9. GloubieBoulga

    The aftermath of Others invasion

    For what we can read during 5 books, for the moment, lords and houses are just the first contributors to their own extinction. Making war each other, they don't need Others at all. Plus, knowing how GRRM likes to put down some litterature's cliche, we could bet that there will never be an Other's invasion : at the end of ADWD, a very hard winter is already on Winterfell, and the snow arrives in the south (Riverlands, King's Landing...), though the Others didn't pass the Wall, so...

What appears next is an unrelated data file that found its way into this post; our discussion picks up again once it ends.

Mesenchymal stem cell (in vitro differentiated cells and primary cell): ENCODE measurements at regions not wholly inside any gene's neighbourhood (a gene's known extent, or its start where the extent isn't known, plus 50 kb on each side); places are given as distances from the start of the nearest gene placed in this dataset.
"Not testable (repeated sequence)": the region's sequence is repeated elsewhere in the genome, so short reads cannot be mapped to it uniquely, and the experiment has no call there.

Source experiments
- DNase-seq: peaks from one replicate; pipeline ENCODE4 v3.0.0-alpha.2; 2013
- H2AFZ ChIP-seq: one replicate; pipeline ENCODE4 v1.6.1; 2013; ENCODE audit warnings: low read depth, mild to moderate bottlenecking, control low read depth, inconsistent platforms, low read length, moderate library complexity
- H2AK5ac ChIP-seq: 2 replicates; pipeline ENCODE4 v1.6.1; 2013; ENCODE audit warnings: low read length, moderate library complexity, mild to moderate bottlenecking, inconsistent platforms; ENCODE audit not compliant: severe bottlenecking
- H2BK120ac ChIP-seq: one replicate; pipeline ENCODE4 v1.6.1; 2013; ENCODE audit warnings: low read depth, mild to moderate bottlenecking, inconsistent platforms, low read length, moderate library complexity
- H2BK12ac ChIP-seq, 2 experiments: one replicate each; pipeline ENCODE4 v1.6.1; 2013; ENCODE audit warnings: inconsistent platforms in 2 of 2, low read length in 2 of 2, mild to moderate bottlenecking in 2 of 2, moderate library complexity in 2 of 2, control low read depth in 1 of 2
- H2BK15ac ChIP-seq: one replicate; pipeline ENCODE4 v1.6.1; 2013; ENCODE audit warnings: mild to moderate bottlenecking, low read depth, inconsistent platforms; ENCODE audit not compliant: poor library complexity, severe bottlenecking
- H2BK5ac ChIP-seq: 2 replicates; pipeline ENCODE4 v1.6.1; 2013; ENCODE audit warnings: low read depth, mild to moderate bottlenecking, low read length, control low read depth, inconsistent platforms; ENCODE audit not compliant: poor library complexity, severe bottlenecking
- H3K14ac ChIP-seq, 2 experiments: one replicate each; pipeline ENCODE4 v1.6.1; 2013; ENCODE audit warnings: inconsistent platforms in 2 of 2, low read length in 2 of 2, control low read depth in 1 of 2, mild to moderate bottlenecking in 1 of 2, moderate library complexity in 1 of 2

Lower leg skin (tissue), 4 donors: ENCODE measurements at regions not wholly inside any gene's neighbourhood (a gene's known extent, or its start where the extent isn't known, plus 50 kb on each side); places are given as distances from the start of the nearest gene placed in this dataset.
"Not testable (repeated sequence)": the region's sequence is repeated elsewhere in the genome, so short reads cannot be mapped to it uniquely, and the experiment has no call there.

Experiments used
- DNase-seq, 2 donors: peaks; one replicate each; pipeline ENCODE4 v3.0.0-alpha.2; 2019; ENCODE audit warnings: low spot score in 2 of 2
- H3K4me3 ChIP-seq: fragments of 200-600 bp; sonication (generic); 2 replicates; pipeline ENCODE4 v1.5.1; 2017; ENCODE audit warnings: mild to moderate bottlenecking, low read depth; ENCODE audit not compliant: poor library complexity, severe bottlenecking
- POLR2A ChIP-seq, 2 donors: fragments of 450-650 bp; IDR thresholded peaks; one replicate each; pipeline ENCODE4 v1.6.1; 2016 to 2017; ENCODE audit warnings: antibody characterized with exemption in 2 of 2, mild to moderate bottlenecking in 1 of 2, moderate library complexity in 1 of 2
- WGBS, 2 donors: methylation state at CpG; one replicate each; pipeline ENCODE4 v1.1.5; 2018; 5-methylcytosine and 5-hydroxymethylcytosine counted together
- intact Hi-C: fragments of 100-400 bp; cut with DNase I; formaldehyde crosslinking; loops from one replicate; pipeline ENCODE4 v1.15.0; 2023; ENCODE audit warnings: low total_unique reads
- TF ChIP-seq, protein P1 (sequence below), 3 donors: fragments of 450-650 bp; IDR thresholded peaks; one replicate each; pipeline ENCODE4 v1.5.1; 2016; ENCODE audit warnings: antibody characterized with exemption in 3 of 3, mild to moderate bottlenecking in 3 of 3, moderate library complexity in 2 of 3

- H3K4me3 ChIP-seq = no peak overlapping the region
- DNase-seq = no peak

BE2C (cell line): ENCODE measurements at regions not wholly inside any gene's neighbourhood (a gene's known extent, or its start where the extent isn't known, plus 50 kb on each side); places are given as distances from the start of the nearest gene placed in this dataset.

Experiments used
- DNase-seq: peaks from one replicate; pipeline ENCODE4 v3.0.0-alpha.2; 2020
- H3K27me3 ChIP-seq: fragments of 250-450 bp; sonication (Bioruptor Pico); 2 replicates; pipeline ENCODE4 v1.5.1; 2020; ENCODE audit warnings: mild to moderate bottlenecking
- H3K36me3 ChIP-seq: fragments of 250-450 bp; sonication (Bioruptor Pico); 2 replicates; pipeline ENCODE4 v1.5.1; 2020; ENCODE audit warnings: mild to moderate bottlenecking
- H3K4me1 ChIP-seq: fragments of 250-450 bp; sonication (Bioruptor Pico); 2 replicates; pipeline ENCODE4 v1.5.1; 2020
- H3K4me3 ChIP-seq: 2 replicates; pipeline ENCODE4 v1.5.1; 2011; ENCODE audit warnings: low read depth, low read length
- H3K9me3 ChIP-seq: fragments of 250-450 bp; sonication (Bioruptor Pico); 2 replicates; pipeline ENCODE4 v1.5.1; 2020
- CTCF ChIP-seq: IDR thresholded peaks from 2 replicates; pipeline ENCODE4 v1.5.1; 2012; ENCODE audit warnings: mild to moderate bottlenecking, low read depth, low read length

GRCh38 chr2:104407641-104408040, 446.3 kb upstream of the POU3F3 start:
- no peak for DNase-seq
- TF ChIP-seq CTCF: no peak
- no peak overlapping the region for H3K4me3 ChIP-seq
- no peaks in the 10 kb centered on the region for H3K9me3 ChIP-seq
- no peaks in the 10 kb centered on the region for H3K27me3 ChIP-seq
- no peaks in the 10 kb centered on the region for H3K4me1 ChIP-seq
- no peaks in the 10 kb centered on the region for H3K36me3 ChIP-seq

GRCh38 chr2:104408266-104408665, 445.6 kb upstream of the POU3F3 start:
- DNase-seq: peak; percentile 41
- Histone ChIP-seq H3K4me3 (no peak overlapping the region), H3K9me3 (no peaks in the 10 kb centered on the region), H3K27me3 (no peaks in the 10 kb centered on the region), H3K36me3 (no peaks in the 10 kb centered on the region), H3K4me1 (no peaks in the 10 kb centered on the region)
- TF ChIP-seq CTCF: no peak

10. While beginning to read, I thought the "time for wolves" was announcing a kind of revenge for the Stark. But later, you have the story of the winged-wolf prisoner of the stone (in Winterfell), so time of wolf could also represent a new freedom for wolves. The "dream of spring" for me is a focus on the "dreamer" - the greenseer - trapped in his tree's roots, who will never see the sun again and is condemned to dream the life. So imo, the reader and some (many ?) characters will see the spring, but the greenseers won't.
  11. GloubieBoulga

    End game predictions for all the characters?